I’m not usually a fan of paranormal romance, but I picked up Bitten (Kelley Armstrong’s first novel) before I was even aware that such a genre existed. Personal Demon is her eighth book in the Women of the Otherworld series, although they can easily be read alone.
Every summary I’ve ever read blows, so here’s my version – Hope Adams is a chaos demon, so she gets thrills from violence, death and other horrific events. Whilst trying to accept her demonic nature, Hope is offered the chance to spy on a group of supernaturals suspected of trying to topple a supernatural organisation. Her werewolf sometime-lover, Karl Marsten, tags along to make sure she’s safe, but Hope isn’t sure how she feels about his closeness. Meanwhile, Lucas Cortez is forced into a family role he’s always rebelled against.
Alright, so mine wasn’t that much better. The summaries of Kelley Armstrong’s books always sound like a Twilight-esque, young adult, fluff-piece or seedy, naked-vampire erotica. Actually, they’re neither. She’s one of my all-time favourite writers because her writing flows so naturally. Ever since Bitten, her books have really stood apart from others of this genre. This is definitely not YA – they can be quite dark, quite brutal and have occasional sex scenes. They’re exceptionally well-written though – her plot-lines are as believable as vampires and werewolves can possibly be and her characters seem to jump off the page.
I think that’s truly the secret behind the success of Ms. Armstrong’s books – the characters. Each book focuses on one of an expanding group of supernaturals – Elena the only female werewolf, Jaime the celebrity yet genuine necromancer, Hope the chaos demon… but familiar characters pop up in each one. As all the stories inter-connect, it’s great to see how the life of each person has progressed, even if that particular book isn’t about them.
The relationships are easily my favourite thing about these books. There’s none of that teenage vampire love-at-first-sight crap. Relationships can sometimes take the span of a few books to develop, and when they do, they seem somehow real. Everyone is aware of their partner’s flaws and weaknesses and arguments do occasionally break out. Each couple speaks to each other in their own special way, teasing and bantering, which makes them seem just like any real-life partnership.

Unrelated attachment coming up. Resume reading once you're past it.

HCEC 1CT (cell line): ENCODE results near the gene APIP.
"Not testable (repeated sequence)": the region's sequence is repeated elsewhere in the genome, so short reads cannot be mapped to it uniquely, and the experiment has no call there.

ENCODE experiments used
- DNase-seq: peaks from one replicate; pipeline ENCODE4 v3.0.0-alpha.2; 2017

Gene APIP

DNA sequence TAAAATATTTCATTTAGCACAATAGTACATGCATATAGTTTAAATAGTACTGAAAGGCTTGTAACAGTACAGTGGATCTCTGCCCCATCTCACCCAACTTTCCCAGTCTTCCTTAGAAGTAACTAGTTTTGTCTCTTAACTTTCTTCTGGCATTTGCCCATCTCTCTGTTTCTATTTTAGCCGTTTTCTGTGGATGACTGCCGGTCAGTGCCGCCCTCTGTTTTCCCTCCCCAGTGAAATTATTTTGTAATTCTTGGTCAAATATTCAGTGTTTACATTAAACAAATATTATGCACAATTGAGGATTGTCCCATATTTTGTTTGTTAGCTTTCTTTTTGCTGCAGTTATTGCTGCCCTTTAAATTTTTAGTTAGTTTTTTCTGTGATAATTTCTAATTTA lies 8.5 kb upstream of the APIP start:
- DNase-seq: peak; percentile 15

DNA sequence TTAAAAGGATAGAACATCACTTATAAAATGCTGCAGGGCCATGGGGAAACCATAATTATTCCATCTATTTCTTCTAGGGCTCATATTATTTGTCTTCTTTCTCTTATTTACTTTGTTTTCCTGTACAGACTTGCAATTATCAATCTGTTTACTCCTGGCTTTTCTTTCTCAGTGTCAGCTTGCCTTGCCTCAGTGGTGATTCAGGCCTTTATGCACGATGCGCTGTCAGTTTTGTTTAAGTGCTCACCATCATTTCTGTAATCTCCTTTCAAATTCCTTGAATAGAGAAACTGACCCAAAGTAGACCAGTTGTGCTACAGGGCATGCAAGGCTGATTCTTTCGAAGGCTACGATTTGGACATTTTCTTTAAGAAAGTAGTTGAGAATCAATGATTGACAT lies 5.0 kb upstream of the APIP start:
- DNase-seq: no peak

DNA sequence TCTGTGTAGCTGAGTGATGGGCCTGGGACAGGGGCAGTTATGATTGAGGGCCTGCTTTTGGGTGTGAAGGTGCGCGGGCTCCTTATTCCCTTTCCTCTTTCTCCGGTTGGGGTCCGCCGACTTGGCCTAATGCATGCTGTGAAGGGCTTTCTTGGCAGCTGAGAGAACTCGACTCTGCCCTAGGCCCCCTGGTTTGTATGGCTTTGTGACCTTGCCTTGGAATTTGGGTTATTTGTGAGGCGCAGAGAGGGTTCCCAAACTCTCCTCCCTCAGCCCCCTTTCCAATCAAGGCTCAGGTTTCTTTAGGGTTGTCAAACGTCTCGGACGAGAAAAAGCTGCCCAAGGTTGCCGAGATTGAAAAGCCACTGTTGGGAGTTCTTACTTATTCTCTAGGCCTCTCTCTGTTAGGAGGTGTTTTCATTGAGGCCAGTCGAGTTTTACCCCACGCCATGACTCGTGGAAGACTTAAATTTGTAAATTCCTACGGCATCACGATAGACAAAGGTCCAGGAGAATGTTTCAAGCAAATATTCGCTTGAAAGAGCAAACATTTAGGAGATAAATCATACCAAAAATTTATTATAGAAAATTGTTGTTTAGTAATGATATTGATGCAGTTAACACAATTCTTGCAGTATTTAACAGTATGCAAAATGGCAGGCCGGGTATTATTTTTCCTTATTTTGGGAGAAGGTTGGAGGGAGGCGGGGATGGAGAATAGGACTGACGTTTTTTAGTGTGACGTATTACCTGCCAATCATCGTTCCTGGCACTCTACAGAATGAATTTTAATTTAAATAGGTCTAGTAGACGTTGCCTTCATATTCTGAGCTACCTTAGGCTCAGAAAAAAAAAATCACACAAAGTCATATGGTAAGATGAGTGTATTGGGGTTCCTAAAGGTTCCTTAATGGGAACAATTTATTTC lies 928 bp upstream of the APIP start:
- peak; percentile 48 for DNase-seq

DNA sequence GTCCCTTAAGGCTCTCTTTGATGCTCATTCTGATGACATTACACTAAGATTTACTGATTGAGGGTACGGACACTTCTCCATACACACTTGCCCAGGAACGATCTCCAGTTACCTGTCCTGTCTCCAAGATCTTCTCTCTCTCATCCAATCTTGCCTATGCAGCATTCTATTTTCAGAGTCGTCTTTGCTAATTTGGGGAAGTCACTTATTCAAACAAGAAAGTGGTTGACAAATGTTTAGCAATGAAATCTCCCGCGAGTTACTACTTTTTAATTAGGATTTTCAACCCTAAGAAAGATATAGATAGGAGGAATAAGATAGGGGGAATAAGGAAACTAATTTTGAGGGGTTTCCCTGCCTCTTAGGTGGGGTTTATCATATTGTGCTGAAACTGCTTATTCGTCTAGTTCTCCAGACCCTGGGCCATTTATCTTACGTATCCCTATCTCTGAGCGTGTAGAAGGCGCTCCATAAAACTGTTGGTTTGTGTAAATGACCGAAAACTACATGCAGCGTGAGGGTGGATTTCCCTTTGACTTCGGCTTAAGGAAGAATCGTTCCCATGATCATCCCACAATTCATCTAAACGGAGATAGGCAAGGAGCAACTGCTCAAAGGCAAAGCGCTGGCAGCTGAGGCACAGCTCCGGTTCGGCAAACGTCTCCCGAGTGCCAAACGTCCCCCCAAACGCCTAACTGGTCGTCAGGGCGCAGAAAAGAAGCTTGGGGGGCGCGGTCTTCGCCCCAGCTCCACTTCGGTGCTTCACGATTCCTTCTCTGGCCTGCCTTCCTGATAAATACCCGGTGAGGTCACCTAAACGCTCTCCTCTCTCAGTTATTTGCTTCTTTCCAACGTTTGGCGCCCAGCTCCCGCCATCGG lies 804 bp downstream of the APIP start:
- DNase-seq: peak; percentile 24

Having gushed about Kelley Armstrong’s characters for far too long… I don’t really like Hope Adams, the protagonist of Personal Demon. She’s whiny and comes across as a little pathetic. All the other books feature such strong, self-sufficient women that Hope pales in comparison a little. Her relationship with Karl saves her from the wrath of my displeasure though – the werewolf thief is interesting and suave enough to more than hold my interest. I love his protectiveness and that he’s not afraid to give her a sharp kick if she needs it (which she does. A lot.).
My other gripe was that this book didn’t really seem that supernatural, but I suppose that’s the problem with the demonic books. Hope never does anything fancy except occasionally feel sick from too many chaos vibes – she feels a little more like a sidekick than superhero. It sometimes seems more like a crime novel than a paranormal romance.
Although this is my least favourite in the series, I still enjoy it. Hope’s struggle to accept her ‘dark side’ was realistically drawn and I can’t wait to see how Lucas comes to terms with his new role in the Cabal.
I’d still recommend starting with Bitten though – it’s by far my favourite.